Arch Phys Med Rehabil. 2004 Sep;85(9):E34. Ismailu O. Agbaje, PhD, MD (War Related Illness and Injury Study Ctr, East Orange, NJ); Karen Quigley, PhD; Mariam Maney, MA, CPHQ; Benjamin Natelson, MD; Thomas Findley, MD, PhD, e-mail: firstname.lastname@example.org. [No authors listed] DISCLOSURE: I.O. Agbaje, None; K. Quigley, None; M. Maney, None; B. Natelson, None; T. Findley, None.
OBJECTIVE: To explore the relation between self-reported health survey and standing balance, which is sensitive to exposures such as jet fuel and sarin.
Design: Observational study with 2 control groups. Setting: Veteran Administration. Participants: 19 veterans with medically unexplained illness, 27 with chronic fatigue syndrome (CFS), and 17 age-matched controls. Interventions: Not applicable. Main Outcome Measures: In the Sensory Organization Test (SOT) (EquiTest), subjects are asked to stand on a movable platform under 6 sensory conditions: eyes open, quiet stance (control condition); eyes closed, quiet stance; sway-referenced visual surround; sway-referenced support surface; sway-referenced support with eyes closed; and sway-referenced support and visual surround. The SF-36 is a well-validated self-administered questionnaire, which elicits information on 8 different aspects of health: physical functioning, role-physical, bodily pain, general health, vitality and energy, social functioning, role-emotional, and mental health and emotional well-being. These are combined into physical composite score (PCS) and mental composite score (MCS).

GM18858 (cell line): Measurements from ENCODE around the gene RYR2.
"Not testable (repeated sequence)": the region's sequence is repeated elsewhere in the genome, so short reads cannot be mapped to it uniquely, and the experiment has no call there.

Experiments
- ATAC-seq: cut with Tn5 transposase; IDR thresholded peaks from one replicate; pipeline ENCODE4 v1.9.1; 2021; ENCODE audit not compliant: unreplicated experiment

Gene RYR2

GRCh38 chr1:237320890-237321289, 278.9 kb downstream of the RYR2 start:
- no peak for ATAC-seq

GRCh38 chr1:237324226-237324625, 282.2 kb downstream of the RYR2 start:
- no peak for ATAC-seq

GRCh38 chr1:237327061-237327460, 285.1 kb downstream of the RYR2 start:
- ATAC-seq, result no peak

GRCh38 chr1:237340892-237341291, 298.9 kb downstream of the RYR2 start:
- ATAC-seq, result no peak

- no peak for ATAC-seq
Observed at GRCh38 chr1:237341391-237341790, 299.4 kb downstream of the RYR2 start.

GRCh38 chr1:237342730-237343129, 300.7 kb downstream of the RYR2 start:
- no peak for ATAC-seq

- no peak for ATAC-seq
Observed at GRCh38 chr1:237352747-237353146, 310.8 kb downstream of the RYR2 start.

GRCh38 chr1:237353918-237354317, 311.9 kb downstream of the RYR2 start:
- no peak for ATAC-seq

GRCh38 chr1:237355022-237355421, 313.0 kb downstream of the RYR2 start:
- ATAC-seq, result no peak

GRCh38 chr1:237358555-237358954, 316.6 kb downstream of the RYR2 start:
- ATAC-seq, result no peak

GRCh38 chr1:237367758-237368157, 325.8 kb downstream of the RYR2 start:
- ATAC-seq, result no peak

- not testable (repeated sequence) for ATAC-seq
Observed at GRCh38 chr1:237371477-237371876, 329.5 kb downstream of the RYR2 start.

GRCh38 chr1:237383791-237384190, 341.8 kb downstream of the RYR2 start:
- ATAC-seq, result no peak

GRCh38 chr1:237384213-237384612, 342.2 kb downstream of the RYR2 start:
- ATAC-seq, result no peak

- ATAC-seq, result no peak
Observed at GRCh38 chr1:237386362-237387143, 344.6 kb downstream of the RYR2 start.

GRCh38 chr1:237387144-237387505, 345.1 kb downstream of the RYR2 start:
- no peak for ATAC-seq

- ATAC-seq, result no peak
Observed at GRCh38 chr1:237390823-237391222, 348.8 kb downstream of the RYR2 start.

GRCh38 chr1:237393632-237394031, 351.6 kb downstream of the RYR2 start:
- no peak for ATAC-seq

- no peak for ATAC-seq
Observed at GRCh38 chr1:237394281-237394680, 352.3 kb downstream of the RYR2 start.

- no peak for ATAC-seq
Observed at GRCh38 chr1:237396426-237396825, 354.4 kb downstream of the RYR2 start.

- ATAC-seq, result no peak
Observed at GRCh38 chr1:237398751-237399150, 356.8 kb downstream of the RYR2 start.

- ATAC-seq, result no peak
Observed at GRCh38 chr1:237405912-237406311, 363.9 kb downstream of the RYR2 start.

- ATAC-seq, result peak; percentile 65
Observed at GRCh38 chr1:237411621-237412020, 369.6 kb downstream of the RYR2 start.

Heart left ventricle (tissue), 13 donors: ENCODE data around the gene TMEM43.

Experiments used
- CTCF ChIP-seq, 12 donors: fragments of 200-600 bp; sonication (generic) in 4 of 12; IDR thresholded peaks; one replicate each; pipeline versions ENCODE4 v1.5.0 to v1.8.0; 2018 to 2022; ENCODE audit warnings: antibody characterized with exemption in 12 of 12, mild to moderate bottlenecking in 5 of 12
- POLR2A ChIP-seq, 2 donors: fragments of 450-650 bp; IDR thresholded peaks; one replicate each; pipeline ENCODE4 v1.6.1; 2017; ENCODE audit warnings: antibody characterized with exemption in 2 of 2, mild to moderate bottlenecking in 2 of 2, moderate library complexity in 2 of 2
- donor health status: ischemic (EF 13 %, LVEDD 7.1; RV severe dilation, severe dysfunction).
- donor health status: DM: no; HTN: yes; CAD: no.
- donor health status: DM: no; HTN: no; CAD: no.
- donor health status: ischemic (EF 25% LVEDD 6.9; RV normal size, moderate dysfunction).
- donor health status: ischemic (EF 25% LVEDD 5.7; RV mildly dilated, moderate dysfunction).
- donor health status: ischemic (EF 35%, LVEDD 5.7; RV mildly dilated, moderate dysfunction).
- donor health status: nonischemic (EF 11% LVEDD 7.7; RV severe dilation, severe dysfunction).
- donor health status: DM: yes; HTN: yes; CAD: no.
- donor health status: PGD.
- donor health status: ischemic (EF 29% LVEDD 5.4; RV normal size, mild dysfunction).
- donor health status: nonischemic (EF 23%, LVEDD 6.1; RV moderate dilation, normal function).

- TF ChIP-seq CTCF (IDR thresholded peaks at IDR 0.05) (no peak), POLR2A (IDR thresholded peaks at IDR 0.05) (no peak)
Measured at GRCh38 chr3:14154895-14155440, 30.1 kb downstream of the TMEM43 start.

Results: 50% of veterans scored more than 2 SDs below normal on balance testing versus 10% of controls and 35% of subjects with CFS. SOT score correlated well with age, body mass index, MCS, PCS, and diagnosis (r(2)=.78, P<.001).
Conclusions: Quantitative balance testing is abnormal in many deployed veterans with unexplained medical symptoms. Our preliminary findings of a high correlation between the SOT score derived from the EquiTest and self-reported health suggest that subtle balance problems are important factors in perceived health status. PMID: 15376048 [PubMed – as supplied by publisher]